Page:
I don't like watches, I've never been a collector, I use my mobile phone to tell the time, I wear a Casio / Apple watch.

Wonderful. You’re like many of our clients. Like the watch industry – you’re going to love us even more. If you’re a watch lover, enthusiast, hardcore collector – you should really just go watch shopping with your heart and enjoy the hunt. You’ll lose a lot of money – but that shouldn’t bother you in the same way you don’t expect your clothes to sell for more after you’ve worn them right? You can also join the huge, growing group of guys that buy from us so that our investors can exit with profits 🙂 WatchFund is a group of individuals who are financially savvy – and looking for alternatives and potentially make money from a product that gives them the comfort and trust of “touch and feel” from day one. There’s nothing else like this. Just ask yourself whether you’d rather be holding onto a piece of paper or an important collection of hand-crafted mechanical masterpieces made by master watchmakers.

Remember this though: Especially if you’re a person with a lot of investable cash – there’s really nothing else on your body you can spend serious amounts of money on, let alone invest in. Sooner or later, whether you like watches or not – you’re going to be buying watches. It could be for yourself, your spouse, your children, your business partners… but why buy a $100,000 watch that will cost you $100,000 and will lose you money when you can buy a $200,000 watch for $100,000 that could make you money? WatchFund.

Are you regulated by the Monetary Authority, etc?

Nope but we’re even better – we’re regulated by YOU. Typical funds need regulation largely because the way they use investors’ funds are quite opaque, and also investors are holding onto a piece of paper the whole time. With us, the investors are holding onto their entire purchase of watches from day one, and they can even call up the watch boutiques to check the prices!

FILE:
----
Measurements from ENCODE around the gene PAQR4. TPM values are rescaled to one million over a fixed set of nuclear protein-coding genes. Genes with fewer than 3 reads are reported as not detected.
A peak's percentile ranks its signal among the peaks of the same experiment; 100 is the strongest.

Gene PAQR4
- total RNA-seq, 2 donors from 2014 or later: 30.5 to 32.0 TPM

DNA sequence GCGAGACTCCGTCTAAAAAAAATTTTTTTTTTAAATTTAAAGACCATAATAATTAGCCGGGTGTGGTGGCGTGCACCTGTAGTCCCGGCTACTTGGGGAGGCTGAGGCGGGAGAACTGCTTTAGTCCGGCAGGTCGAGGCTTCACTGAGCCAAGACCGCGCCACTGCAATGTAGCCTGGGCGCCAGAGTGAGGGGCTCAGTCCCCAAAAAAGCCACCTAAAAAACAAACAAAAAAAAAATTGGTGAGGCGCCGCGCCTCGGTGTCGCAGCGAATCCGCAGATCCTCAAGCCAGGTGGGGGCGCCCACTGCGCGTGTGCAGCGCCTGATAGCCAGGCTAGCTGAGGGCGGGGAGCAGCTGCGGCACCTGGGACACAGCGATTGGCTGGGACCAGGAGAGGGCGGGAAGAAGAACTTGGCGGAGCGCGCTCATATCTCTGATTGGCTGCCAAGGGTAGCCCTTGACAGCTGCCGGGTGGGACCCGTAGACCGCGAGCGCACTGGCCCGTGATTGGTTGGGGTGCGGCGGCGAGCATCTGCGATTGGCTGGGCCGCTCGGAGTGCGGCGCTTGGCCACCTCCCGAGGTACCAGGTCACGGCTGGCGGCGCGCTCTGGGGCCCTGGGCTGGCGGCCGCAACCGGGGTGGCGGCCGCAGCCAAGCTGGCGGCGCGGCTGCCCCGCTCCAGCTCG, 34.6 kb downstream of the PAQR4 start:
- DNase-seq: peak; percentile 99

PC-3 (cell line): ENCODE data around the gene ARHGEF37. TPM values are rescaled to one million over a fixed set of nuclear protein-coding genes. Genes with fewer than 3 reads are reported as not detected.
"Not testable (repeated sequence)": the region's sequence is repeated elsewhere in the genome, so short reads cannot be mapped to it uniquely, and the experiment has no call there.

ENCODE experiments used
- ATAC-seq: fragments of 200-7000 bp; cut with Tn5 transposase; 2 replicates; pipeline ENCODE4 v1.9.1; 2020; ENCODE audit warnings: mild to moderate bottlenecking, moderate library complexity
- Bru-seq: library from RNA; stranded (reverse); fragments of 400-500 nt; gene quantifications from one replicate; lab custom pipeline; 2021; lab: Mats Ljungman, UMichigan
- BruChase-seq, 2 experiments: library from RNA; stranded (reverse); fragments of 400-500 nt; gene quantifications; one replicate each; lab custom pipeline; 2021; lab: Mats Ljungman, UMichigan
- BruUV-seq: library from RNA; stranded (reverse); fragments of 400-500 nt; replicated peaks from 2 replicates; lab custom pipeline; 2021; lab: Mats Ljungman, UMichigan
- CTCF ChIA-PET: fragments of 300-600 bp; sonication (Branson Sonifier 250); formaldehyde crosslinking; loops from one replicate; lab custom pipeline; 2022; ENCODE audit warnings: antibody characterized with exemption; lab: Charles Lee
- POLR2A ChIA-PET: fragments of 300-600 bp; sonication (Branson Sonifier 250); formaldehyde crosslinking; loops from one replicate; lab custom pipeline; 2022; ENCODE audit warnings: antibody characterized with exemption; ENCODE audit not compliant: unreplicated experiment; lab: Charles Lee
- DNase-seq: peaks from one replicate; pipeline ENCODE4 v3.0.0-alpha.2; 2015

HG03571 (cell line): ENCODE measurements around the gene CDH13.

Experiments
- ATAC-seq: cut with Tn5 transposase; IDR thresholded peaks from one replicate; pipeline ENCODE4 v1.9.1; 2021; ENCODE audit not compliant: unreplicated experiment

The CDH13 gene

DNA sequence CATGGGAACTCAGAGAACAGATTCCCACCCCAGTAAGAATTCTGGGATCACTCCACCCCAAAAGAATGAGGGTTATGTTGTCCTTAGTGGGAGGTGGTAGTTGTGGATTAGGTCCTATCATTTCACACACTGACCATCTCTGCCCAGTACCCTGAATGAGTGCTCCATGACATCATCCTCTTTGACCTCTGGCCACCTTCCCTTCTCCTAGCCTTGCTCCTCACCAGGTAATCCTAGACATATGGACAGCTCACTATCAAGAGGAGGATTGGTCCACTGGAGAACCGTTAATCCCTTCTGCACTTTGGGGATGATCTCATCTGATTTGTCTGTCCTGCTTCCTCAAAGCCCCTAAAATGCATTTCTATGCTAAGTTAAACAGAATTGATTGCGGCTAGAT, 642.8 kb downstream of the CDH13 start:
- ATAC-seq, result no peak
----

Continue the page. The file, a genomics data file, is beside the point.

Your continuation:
You're not really a fund per se right?

Yes we’re actually much, much more than that. In a typical fund structure, investors aren’t able to hold any of the watches, and they definitely won’t be able to wear the entire portfolio! Performance for typical funds of this nature is also based largely on valuation – whereas our model is based entirely on actual selling price of your pieces. This special “private individual account” enables us to give our clients the highest possible degree of trust and transparency.

I'm interested in knowing the macro and the long term - how big can WatchFund grow?

Unfortunately here lies our limitation. We would never become a multi-billion dollar “fund” because we might not be able to find that many watches to buy, and sell, so that it makes all involved parties happy.

When one party is not happy – it’s over for all of us. In that sense, we’re a bit of a “limited edition” ourselves – once we cannot deploy your additional new funds comfortably, we’ll reject your funds and you’ll have to wait for a current investor to leave. The amount we could deploy for an investor changes from week to week – please contact us to get an idea of how much we can handle currently.


Is there a moral angle to this? I find buying six-digit price tag watches wrong.

First of all, you’re not “frivolously spending” so to speak. You’re buying with a view to profit, and you’re doing that with a safe product that gives a great return. This is not shopping for luxury fancy froo-froo stuff but rather changing the way your money works for you – there’s a huge difference.

The sustainability angle is equally important though:-

In 1969, the Quartz watch was invented, ironically, by the Swiss – and that killed most of the worldwide mechanical watch industry. Master Watchmakers came home one day with no idea how to pay for their homes, their children’s education – their futures. They all told their children one thing:

“Don’t. Be. A. Watchmaker.”

In the decades that followed, skills were lost. Artisanal values were destroyed. Handwork and labours of love were drastically diminished. Although the watch industry in the 21st century has more watchmakers coming out of school than 30 years ago, the top-level skills are still suffering because everyone still thinks buying a finely hand-crafted watch is just about “telling the time” or “status”.

It’s not. You’re preserving the craft. You’re keeping artisans alive. You’re honouring traditions. Remembering old world values. If we don’t do this now – you’re going to find that we’ll end up spending a damn lot of money in the future for crappier watches. And that would be terrible.